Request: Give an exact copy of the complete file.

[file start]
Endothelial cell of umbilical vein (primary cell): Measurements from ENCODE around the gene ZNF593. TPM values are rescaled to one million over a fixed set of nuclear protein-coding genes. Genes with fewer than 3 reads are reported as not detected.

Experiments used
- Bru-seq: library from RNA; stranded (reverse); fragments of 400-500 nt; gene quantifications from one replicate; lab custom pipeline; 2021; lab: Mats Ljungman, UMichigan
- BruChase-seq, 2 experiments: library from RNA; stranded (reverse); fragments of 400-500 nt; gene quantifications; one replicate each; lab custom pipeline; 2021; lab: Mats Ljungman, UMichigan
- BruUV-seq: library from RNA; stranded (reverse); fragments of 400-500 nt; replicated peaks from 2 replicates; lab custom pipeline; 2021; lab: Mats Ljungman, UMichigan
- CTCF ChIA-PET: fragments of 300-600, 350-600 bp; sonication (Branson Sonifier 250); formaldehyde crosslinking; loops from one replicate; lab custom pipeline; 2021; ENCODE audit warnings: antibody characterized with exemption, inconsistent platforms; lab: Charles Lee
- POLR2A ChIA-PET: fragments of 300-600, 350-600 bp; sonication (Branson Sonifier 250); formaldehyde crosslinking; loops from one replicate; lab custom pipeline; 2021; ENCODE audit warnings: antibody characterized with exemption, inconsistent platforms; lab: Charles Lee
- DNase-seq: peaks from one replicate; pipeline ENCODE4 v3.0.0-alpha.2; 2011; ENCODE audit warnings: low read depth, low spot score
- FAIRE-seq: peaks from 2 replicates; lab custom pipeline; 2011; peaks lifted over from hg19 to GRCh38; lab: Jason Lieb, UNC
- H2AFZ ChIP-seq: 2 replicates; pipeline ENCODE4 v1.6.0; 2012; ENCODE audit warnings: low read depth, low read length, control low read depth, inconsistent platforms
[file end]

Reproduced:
Endothelial cell of umbilical vein (primary cell): Measurements from ENCODE around the gene ZNF593. TPM values are rescaled to one million over a fixed set of nuclear protein-coding genes. Genes with fewer than 3 reads are reported as not detected.

Experiments used
- Bru-seq: library from RNA; stranded (reverse); fragments of 400-500 nt; gene quantifications from one replicate; lab custom pipeline; 2021; lab: Mats Ljungman, UMichigan
- BruChase-seq, 2 experiments: library from RNA; stranded (reverse); fragments of 400-500 nt; gene quantifications; one replicate each; lab custom pipeline; 2021; lab: Mats Ljungman, UMichigan
- BruUV-seq: library from RNA; stranded (reverse); fragments of 400-500 nt; replicated peaks from 2 replicates; lab custom pipeline; 2021; lab: Mats Ljungman, UMichigan
- CTCF ChIA-PET: fragments of 300-600, 350-600 bp; sonication (Branson Sonifier 250); formaldehyde crosslinking; loops from one replicate; lab custom pipeline; 2021; ENCODE audit warnings: antibody characterized with exemption, inconsistent platforms; lab: Charles Lee
- POLR2A ChIA-PET: fragments of 300-600, 350-600 bp; sonication (Branson Sonifier 250); formaldehyde crosslinking; loops from one replicate; lab custom pipeline; 2021; ENCODE audit warnings: antibody characterized with exemption, inconsistent platforms; lab: Charles Lee
- DNase-seq: peaks from one replicate; pipeline ENCODE4 v3.0.0-alpha.2; 2011; ENCODE audit warnings: low read depth, low spot score
- FAIRE-seq: peaks from 2 replicates; lab custom pipeline; 2011; peaks lifted over from hg19 to GRCh38; lab: Jason Lieb, UNC
- H2AFZ ChIP-seq: 2 replicates; pipeline ENCODE4 v1.6.0; 2012; ENCODE audit warnings: low read depth, low read length, control low read depth, inconsistent platforms